If you happen to be celebrating Easter in Calabria and you arrive a little early, you may just come across what looks like a ragdoll hanging from a balcony or the side of a house. Not to panic, this is not some form of malocchio or evil eye, but Corajisima, a traditional practice during Lent in Italy, specifically, Calabria and other areas of the south.
WHAT IS CORAJISIMA?
Corajisima is more a who than a what. She is the wife or perhaps more accurately said, the widow, of Carnevale. She can also be called the sorella or sister of Carnevale. After the great feast of Martedì Grasso or Fat Tuesday, Carnevale, the embodiment of the revelries, dies. Poor Corajisima remains alone. Usually depicted as an ugly, skinny old woman with a decidedly unsettling appearance, she represents abstinence in the Lenten period.
Il carnevale è una festa che si celebra nei Paesi di tradizione cattolica. I festeggiamenti si svolgono spesso in pubbliche parate in cui dominano elementi giocosi e fantasiosi; in particolare, l’elemento distintivo e caratterizzante del carnevale è l’uso del mascheramento.
Il “Processo del Carnevale” è tra i festeggiamenti carnevaleschi più diffusi, infatti lo ritroviamo in molte regioni italiane e sopravvive anche nella tradizione popolare odierna. Dopo il testamento del Carnevale, al quale si addossano tutti i mali del vecchio ciclo annuale, di solito si usa metterlo a morte. L’uccisione può avvenire per per impiccagione o decapitazione ed è il momento culminante del dramma e dei festeggiamenti, ma la forma più usuale è quella del fuoco, ovvero la messa al rogo del fantoccio di Carnevale che troviamo in tantissime località.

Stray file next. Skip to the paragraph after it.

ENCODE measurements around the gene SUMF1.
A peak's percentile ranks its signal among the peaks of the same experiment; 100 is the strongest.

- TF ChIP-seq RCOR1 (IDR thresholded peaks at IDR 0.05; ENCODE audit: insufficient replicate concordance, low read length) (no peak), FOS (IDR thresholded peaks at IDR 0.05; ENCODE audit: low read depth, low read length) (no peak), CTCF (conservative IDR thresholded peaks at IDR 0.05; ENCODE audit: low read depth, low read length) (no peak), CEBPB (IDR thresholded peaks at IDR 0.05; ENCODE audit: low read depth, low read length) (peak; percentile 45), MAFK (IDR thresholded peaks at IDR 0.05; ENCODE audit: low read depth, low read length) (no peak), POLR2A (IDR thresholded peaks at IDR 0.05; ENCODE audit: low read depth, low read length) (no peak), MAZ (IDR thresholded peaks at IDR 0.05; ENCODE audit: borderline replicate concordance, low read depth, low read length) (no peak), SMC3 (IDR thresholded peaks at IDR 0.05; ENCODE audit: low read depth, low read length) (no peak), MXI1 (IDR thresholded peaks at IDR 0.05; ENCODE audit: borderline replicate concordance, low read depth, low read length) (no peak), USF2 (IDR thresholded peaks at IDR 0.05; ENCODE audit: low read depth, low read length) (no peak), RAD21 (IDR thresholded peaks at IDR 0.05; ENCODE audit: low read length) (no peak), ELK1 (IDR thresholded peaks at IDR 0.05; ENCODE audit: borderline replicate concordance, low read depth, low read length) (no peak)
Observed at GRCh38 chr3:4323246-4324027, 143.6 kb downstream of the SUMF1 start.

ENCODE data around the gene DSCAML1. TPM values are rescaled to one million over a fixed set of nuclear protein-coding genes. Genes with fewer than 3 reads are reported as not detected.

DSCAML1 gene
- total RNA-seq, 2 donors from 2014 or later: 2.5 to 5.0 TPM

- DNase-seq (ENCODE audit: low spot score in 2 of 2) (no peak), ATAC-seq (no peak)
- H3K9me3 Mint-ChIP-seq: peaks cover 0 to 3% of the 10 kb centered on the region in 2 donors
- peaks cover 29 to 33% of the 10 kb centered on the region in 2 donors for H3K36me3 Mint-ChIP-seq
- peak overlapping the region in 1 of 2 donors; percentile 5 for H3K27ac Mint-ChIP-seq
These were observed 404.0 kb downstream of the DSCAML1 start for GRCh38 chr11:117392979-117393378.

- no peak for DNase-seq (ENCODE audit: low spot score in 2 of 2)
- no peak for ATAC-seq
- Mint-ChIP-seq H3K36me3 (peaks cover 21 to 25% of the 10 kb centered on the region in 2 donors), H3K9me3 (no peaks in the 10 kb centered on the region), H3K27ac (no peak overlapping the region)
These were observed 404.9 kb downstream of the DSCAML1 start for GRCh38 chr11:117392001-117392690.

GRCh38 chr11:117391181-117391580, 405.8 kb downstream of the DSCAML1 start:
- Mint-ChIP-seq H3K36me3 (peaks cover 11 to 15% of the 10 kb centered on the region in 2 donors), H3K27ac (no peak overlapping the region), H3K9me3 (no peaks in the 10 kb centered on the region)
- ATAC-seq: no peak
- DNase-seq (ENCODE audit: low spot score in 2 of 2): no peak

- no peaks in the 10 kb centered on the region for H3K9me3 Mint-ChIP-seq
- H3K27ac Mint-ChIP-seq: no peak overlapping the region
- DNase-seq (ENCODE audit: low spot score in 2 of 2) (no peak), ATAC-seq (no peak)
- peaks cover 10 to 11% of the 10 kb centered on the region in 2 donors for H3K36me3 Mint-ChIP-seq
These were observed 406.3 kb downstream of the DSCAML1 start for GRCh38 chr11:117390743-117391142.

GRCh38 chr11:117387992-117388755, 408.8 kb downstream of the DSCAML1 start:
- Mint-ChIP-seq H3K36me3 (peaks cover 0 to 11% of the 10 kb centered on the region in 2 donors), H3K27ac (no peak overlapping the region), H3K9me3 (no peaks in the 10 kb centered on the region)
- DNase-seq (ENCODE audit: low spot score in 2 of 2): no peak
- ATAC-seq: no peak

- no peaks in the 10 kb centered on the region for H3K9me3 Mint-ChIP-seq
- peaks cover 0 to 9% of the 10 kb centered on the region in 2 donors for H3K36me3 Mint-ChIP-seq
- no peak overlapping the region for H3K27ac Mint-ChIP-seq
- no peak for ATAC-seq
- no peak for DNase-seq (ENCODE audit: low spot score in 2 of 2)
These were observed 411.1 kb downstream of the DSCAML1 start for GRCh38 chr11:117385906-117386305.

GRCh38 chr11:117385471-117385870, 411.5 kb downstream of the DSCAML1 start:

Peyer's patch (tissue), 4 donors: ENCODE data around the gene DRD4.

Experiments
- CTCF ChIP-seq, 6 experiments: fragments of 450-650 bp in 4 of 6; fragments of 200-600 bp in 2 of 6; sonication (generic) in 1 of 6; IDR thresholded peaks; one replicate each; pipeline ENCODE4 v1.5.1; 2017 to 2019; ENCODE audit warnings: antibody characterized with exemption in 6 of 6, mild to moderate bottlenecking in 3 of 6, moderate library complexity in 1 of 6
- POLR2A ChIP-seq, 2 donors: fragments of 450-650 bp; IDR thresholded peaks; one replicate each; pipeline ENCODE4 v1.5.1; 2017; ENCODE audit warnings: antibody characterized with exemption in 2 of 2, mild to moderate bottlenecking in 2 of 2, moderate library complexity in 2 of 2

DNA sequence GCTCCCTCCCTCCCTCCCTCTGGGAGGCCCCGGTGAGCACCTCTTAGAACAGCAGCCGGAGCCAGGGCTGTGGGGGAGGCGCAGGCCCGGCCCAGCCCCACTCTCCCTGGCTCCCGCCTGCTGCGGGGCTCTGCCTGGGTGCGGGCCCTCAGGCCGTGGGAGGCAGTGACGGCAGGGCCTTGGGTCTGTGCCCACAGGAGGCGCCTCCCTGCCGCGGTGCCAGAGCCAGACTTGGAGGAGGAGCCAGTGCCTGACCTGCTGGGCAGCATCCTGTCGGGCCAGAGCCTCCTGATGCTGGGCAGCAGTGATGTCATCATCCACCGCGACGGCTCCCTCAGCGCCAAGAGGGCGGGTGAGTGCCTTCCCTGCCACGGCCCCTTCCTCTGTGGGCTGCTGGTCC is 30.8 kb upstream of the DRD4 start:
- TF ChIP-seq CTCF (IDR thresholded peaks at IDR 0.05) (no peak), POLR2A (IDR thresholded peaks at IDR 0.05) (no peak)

If you use Face Book, be sure to find IFAFA’s FB page and follow it. We post information about our members’ activities, folk events in both the U.S. and Italy, and other items of cultural or folkloric interest. Once you receive our posts regularly, please interact with us! It “boosts our ratings” the more people like and comment on the postings, so please visit frequently and boost the ratings by liking and commenting often on the posts. Just looking at the page, but not participating, is not as helpful.
We would also like to receive more news from IFAFA troupes and individuals that we can post. Even if it is not likely that someone in California would be able to attend an event in, say, Rockford, IL, including posts about local events shows the breadth of IFAFA’s activities. When someone local does like a post, that person’s like may be seen by others who may then become aware of, and join, our page. If you have events that you would like to see on the IFAFA FB page, you may add it as a Visitor Post, or you may email pictures and brief descriptions to Jackie Capurro at <firstname.lastname@example.org>.